Creating An Overseas Network: Distro Tips from Ska Brewing

​Exporting​ its packaged beers to 10 states in the US — as well as shipping to the UK, Ireland, Japan, and Sweden — Ska Brewing has experience making sure the best possible beer makes it to foreign soil.​

“We were always interested in overseas distribution and just met the right partner at the Boston CCB originally and then we crossed paths again in Chicago CCB and decided to make the move on selling beer in Sweden,” recalls Arlo Grammatica, Ska Brewing’s National & International Sales Manager. “We won a listing that was successful and we have been doing well there for the last eight years.”

In May​, during​ World Trade Day, the Colorado Office of Economic Development and International Trade (OEDIT) gave Ska an honorable mention in the Governor’s Awards for Excellence in Exporting.

Grammatica, who just celebrated 20 years at the company, shared with Brewer some insights to kickstarting an exporting program.

First of all, exporting can be profitable.

READ MORE: Focusing On Local While Eying Exporting

“We charge rates that make our margins as we do with any US distributor,” Grammatica said. “The importers add on the taxes and shipping. Our products are more expensive than someone local, but this is the case even in the US.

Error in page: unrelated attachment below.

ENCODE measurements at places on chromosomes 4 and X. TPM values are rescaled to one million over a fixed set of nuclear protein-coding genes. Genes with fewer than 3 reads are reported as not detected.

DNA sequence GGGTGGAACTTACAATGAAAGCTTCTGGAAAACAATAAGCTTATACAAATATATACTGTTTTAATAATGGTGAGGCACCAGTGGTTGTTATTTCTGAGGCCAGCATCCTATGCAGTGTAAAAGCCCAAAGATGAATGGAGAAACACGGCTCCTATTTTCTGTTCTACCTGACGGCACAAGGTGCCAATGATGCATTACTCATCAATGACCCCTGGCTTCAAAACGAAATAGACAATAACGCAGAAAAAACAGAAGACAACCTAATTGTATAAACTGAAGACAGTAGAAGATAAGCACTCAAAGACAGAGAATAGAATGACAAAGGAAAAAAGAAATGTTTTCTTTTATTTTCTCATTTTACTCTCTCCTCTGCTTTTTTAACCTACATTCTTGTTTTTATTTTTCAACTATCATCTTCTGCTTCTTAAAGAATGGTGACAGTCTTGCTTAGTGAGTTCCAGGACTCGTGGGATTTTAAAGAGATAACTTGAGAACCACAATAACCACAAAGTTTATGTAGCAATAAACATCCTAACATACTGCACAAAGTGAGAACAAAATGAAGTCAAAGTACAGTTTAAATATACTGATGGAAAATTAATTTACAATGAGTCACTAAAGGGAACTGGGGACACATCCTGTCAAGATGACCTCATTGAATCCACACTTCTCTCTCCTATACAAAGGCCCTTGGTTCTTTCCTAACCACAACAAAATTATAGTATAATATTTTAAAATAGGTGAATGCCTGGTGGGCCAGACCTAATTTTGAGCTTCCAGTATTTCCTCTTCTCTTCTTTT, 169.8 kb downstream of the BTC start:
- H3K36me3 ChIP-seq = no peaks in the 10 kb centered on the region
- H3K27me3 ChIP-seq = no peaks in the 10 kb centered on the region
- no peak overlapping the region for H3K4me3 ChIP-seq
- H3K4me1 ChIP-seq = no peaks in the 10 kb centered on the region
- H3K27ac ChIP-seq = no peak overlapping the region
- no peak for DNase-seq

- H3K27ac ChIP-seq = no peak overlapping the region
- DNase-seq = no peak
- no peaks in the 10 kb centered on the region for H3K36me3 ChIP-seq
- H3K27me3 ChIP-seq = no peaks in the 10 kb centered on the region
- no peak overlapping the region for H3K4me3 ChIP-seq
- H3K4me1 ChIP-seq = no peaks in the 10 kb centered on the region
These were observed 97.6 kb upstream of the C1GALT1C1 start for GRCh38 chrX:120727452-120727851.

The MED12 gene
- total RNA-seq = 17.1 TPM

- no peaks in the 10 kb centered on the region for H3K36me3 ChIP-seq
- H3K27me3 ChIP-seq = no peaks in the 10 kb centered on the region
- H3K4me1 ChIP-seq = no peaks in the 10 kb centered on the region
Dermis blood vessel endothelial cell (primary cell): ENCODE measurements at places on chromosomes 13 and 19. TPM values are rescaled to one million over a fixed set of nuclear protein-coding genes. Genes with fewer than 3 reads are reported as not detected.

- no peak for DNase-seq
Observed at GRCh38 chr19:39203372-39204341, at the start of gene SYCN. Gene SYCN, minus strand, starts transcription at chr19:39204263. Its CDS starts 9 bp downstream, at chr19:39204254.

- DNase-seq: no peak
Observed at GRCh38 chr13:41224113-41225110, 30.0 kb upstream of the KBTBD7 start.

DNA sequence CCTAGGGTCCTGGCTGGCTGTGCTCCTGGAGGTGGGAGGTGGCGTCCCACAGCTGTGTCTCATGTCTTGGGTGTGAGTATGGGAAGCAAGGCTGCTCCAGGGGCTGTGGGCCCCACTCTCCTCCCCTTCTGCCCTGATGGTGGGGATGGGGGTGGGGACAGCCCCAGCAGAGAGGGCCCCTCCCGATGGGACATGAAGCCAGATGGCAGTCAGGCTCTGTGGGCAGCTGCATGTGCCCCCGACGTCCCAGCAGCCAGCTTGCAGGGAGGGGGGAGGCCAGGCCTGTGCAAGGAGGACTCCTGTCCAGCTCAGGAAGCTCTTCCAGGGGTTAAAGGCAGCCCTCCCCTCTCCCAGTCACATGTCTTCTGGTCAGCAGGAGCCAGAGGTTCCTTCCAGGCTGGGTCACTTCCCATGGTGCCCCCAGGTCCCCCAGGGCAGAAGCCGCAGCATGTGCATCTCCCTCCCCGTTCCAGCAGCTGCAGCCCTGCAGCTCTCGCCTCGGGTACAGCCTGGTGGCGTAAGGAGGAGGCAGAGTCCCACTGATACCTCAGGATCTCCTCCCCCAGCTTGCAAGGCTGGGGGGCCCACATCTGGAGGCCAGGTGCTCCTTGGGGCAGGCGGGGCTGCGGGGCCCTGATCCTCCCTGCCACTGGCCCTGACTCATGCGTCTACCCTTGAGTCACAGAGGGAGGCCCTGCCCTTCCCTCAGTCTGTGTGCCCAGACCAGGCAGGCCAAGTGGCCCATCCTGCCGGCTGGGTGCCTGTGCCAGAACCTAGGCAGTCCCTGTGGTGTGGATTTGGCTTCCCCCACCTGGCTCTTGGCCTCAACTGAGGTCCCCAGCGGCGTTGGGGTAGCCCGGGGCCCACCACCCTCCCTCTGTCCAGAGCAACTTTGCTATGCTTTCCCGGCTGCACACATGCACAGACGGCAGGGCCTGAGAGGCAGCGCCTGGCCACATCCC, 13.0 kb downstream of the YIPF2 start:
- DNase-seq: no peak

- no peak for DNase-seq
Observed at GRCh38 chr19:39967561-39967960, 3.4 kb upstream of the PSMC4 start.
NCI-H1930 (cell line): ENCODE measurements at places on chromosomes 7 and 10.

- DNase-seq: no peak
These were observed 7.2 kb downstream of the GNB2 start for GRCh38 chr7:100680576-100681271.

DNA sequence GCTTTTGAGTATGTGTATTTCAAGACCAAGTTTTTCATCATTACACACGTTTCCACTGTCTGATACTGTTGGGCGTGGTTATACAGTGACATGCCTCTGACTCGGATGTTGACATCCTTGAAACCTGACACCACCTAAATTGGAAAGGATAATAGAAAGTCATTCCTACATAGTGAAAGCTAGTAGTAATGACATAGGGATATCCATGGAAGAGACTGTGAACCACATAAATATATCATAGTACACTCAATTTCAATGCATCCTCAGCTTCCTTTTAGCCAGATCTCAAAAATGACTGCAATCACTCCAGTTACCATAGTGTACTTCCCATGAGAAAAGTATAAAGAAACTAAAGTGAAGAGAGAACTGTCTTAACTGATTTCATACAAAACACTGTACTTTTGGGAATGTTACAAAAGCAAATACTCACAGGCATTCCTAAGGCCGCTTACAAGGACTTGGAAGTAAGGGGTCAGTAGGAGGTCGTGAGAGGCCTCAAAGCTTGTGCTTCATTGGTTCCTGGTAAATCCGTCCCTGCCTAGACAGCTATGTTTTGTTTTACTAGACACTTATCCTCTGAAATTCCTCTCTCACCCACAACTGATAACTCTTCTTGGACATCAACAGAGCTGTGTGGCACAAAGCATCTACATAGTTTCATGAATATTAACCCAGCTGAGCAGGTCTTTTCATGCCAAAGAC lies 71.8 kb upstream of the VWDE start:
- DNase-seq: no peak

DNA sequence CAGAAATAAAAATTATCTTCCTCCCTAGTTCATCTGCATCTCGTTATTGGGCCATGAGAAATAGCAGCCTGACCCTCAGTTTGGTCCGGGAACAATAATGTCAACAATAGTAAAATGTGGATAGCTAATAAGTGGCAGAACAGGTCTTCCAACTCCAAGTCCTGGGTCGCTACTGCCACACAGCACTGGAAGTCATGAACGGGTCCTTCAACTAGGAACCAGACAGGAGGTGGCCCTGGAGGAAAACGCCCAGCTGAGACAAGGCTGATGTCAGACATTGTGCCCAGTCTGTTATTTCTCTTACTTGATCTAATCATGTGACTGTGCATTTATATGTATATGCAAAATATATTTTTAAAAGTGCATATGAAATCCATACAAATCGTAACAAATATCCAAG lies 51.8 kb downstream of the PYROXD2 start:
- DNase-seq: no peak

“Obviously, larger volumes help with shipping rates, but you also do not want the product to go out of code.”

When it comes to looking for an overseas distributor, Grammatica says they look for the same in all distributors as Ska does in the US.

“Do they have a good sales team, distribution footprint, and the right trucks,” he asked. Because payments can be tricky working with overseas importers, Ska will usually ask them to pay upfront for six months.

When it comes to figuring out a good market, Grammatica says to first gauge the country or area’s economy, along with expendable income and trends in that country.

“I hopefully can arrange a meeting to discuss terms and logistics with an importer,” he said. “The importers have a good insight on beers that are doing well and I find products we have that fit the profile.

“I also see if any other breweries are selling that area and what products they have. I then can make a good choice on what to send as introductory products. We sometimes send a few to see if they can hit.”

​There can be challenges, of course. But Grammatica has found ways to iron out those wrinkles. Shipping the beer is something that takes some maneuvering.​

​”We just call brokers and see who can get it done,” he said.

Ska also has Swedish cans made at Ball for Modus Hoperandi — its main seller in Sweden.

“Making sure the right cans get selected to be filled can be tricky, so we have slight color differences to help the guys out,” Grammatica said.

Date coding is a big deal and making sure the packaging crew uses Euro Date coding (Day/Month/Year) instead of American date coding can also be tricky.

“You always have to check label laws for any country. They can be very different,” he cautioned. “Sometimes we have to sticker them or make special labels for our labeler, which we do for France.”

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